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Summary Of The Paine's Rights Of Man By Edmund Burke

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Edmund Burke was heavily involved in the life of the public of England as a Whig politician who served from 1765 to 1794. His experience in politics convinced him that governments have a duty to fulfil the realistic needs of the population and that political crises do not all surrender in the same manner. When he heard of what was unfolding in France in 1789 and 1790, Burke became anxious that the revolutionaries were ignoring the knowledge gained by many years of experience and they were acting on assumptions that were opposing to human nature. Reflections on the Revolution in France was published by Burke in November of 1790. The political pamphlet has since become one of the best-known academic strikes against the French revolution. The…show more content…
It hypothesized that a revolution such as the French one is permissible when a government does not protect the rights of its people. Using this idea and many more it defends the revolution against Burke’s unnecessary attack. Unlike Wollstonecraft however, Paine claims it is not the French King’s fault that the revolution began and that we should see it as an attack on the tyrannical principles of the French monarchy. He then goes on to use the storming of Bastille to symbolise the dictatorship that had been overthrown. One of the points that appears in both responses to Burke is the opposition to the tradition of inheriting a government and that dictatorship is necessary due to man’s essentially unethical predisposition. In Reflections Burke puts forth his view on how he believes social stability can only arise if the poor majority are governed by the wealthy minority. He claims that through hereditary government the legitimacy of political power remains exclusively the domain of the nobility. Paine however counters this claim of the nobility’s inherent wisdom and the conclusion that the people have no right to a government that runs and presides over itself. Burke defines government as "a contrivance of human wisdom", Paine argues an alternative of the government as a man made scheme…show more content…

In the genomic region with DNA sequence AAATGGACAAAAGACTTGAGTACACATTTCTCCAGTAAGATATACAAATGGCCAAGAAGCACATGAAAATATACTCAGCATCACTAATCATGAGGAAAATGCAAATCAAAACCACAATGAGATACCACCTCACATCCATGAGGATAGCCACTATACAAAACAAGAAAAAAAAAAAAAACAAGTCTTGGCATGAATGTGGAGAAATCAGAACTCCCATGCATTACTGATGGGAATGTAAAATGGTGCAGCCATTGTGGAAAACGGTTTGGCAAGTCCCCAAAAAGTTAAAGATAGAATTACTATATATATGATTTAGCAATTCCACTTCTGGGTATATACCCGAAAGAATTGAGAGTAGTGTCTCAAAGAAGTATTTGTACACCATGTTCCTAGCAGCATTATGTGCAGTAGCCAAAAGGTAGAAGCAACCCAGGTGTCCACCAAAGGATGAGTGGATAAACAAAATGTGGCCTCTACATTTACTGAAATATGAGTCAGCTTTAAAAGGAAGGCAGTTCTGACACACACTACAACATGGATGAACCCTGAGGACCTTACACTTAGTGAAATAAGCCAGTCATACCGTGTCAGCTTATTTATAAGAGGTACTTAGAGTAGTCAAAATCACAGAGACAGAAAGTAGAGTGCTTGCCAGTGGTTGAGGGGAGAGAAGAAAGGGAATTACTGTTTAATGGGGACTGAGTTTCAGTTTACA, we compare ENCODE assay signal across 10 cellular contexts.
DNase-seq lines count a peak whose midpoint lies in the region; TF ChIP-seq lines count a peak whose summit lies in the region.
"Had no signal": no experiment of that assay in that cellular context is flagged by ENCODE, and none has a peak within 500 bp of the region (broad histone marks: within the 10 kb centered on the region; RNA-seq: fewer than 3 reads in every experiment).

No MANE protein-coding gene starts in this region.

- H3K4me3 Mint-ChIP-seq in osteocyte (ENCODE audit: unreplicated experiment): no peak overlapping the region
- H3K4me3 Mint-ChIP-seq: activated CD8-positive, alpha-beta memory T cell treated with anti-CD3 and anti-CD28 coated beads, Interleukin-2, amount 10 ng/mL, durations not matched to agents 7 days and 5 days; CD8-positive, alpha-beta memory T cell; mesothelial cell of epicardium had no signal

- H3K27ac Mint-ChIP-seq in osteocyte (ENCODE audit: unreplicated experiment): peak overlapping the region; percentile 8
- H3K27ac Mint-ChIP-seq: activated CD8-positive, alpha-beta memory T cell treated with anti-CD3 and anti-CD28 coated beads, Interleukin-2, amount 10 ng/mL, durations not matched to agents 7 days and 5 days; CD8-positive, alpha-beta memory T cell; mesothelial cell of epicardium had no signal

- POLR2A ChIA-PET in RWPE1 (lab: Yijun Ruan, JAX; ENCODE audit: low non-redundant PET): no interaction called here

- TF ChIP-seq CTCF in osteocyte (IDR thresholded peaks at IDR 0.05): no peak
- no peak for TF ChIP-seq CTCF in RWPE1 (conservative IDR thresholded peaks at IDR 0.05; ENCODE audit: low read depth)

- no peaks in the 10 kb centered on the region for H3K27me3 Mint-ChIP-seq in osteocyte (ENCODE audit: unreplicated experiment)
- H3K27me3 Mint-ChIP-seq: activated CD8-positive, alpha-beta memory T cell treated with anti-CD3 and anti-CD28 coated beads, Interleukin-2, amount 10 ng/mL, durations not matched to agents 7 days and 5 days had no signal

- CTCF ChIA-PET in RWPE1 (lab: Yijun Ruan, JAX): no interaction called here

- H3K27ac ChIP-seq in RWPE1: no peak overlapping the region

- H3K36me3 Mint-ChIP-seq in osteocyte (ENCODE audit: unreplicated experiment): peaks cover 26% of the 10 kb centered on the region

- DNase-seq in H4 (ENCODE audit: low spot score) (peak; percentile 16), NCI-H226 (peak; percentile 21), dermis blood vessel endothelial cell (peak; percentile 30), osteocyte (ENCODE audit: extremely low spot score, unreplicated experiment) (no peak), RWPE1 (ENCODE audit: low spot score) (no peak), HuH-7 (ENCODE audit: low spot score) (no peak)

By shaping her work around the concept of Enlightenment and its morals we are shown exactly how Wollstonecraft created what can only be described as one of the most dependable arguments for the expansion of equality within democracy in the history of modern politics. Consequently I believe that if we were to say that Wollstonecraft was the founder of modern feminism, it began as an attempt to tie together civilisation and democracy. . “The poor wretch, whose inelegant distress has extorted from a mixed feeling of disgust and animal sympathy present relief, would have been considered as a man,- whose misery demanded a part of his birthright, supposing him to be industrious; but should his vices have reduced him to poverty, he must then have addressed his fellow-men as weak beings, subject to like passions, who ought to forgive, because they expect to be forgiven, for suffering the impulse of the moment to silence the suggestions of conscience, or reason, which you will; for, in my view of things, they are synonymous terms.” Furthermore, Wollstonecraft’s revolutionary claim that democracy and savagery were, and still are, synonymous, was
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